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" s comfort yet ; they are assailable ; Then be thou jocund. Ere the bat hath flown His cloister'd flight, ere to black Hecate's summons The shard-borne beetle with his drowsy hums Hath rung night's yawning peal, there shall be done A deed of dreadful note. "
Deconstructing Macbeth: The Hyperontological View - Page 75
by Harald William Fawkner - 1990 - 261 pages
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The Beauties of Shakspeare Regularly Selected from Each Play. With a General ...

William Shakespeare - 1827 - 345 pages
...jocund: Ere the bat hath flown His cloister'd night; ere, to black Hecate's summons, The shard-borne beetle, § with his drowsy hums, Hath rung night's...A deed of dreadful note. Lady M. What's to be done ? * Most melancholy. t Agony. t ie The copy, the lease, by which they hold their lives from nature,...
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The Plays of William Shakespeare

William Shakespeare - 1827 - 791 pages
...jocund : Ere the bat hath flown His cloister'd flight ; ere, to black Hecate's sum. The shard-borne A tW A deed of dreadful note. [done Ladj, M. What's to be done ? Mach. Be innocent of the knowledge, dearest...
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Memorials of Shakspeare: Or, Sketches of His Character and Genius

Nathan Drake - Dramatists, English - 1828 - 494 pages
...by him without an accompaniment of every melancholy attribute which a frighted fancy can annex: — -Ere the bat hath flown His cloister'd flight, ere...peal, there shall be done A deed of dreadful note. It is the darkness of his soul that makes the night so dreadful, the scorpions in his mind convoke...
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Memorials of Shakespeare; or, Sketches of his character and genius, by ...

Nathan Drake - 1828
...by him without an accompaniment of every melancholy attribute which a frighted fancy caa annex:— -Ere the bat hath flown His cloister'd flight, ere...hums Hath rung NIGHT'S yawning peal, there shall be (to A deed of dreadful note. It is the darkness of his soul that makes the so dreadful, the scorpions...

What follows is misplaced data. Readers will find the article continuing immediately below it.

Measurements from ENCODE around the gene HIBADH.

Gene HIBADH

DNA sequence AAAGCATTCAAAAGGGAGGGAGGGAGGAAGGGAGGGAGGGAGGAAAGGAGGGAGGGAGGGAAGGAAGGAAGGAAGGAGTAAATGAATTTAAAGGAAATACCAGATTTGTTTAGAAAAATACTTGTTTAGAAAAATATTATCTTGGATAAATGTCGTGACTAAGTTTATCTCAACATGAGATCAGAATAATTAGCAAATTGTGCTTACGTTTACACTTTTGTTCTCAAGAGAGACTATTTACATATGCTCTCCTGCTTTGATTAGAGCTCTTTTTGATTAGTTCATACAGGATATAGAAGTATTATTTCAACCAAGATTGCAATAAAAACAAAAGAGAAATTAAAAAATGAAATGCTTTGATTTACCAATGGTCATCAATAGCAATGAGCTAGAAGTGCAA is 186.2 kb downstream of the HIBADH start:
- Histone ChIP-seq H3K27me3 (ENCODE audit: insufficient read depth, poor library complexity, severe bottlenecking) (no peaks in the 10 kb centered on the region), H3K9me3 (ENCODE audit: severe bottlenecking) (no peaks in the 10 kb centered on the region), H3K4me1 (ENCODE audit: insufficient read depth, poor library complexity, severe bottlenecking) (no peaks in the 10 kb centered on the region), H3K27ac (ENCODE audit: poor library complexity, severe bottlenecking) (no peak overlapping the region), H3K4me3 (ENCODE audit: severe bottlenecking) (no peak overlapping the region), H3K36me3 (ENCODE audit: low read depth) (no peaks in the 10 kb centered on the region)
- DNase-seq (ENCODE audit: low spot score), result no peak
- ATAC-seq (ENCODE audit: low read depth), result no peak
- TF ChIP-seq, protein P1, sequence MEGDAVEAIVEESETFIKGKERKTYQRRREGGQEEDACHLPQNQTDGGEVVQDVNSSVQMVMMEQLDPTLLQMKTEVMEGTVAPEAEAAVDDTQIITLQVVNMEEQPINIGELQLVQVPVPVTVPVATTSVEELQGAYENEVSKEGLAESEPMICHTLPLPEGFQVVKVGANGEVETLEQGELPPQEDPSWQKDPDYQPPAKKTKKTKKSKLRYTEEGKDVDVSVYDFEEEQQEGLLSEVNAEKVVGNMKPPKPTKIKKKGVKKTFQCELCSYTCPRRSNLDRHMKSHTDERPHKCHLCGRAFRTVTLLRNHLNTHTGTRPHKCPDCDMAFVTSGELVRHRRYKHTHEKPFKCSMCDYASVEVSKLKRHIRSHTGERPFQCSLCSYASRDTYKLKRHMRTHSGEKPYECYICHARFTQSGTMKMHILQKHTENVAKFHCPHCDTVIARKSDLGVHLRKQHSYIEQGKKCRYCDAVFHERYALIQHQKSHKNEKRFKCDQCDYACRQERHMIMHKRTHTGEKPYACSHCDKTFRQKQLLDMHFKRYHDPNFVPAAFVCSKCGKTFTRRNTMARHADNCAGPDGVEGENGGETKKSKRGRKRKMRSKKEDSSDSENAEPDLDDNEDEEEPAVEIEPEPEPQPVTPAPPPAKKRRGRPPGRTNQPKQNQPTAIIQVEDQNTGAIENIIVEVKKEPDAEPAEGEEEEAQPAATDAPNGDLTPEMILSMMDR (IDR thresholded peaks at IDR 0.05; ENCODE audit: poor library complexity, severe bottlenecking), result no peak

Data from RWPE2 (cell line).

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The Dramatic Works of Shakespeare: With a Life, Volume 3

William Shakespeare - 1828
...lives. Lady M. But in them nature's copy's not eterne. Macb. There's comfort yet ; they are assailable ; Hath rung night's yawning peal, there shall be done A deed of dreadful uote. Lady M. What's to be done ? Macb. Be innocent of the knowledge, dearest chuck, Tillthou applaud...
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The London Encyclopaedia: Or, Universal Dictionary of Science ..., Volume 20

Thomas Curtis - Encyclopedias and dictionaries - 1829
...allowed her virgin chants, Her maiden strewments. Id. Hamlet. Ere to black Hecat's summons The ˇhardborn beetle, with his drowsy hums, Hath rung night's yawning...peal, there shall be done A deed of dreadful note. Shaktpeare. Shards or mallows for the pot Keep the loosened body sound. Dryden. Horace. SHARE,va,vn&n.i.^...
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The London encyclopaedia, or, Universal dictionary of ..., Part 2, Volume 18

Thomas Curtis (of Grove house sch, Islington)
...the sound of them ; any loud sound. Ring the alarum bell. Shakspeare. )te'* • Ere to black Hecat's summons The shard-born beetle, with his drowsy hums, Hath rung night's yawning peal, there shall be 4* A deed of dreadful note. StofywHercules, missing his page, called him t; '•' name aloud, that...
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The Dramatic Works, Volume 1

William Shakespeare - 1831 - 504 pages
...cloistcr'd flight ; ere, to black Hecate's summons, The shard-borne beetle," with his drowsy hums, rlath rung night's yawning peal, there shall be done A deed of dreadful note. Lady M. What's to be done 7 Maeb. Be innocent of the knowledge, dearest chuck,14 Till thou applaud the deed. Come, seeling" night,...
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The Book of the Seasons: Or, The Calendar of Nature

William Howitt - Almanacs, English - 1831 - 404 pages
...it as an indicator of time. Macbeth says to his lady, Ere to black Hecate's summons, The shard-borne beetle, with his drowsy hums, Hath rung night's yawning...peal, there shall be done A deed of dreadful note. But, independent of poetic associations, this insect is of real utility to the agriculturist. By perforating...
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The Dramatic Works, Volume 1

William Shakespeare - 1831
...flight ; ere, to black Hecate's summi ins, The shard-borne beetle," with his drowsy hums. Hath runsr night's yawning peal, there shall be done A deed of dreadful note. Lady M. What's to be done ? Maco. Be innocent of the knowledge, dearest chuck,'« Till thou applaud the deed. Come, seeling"...
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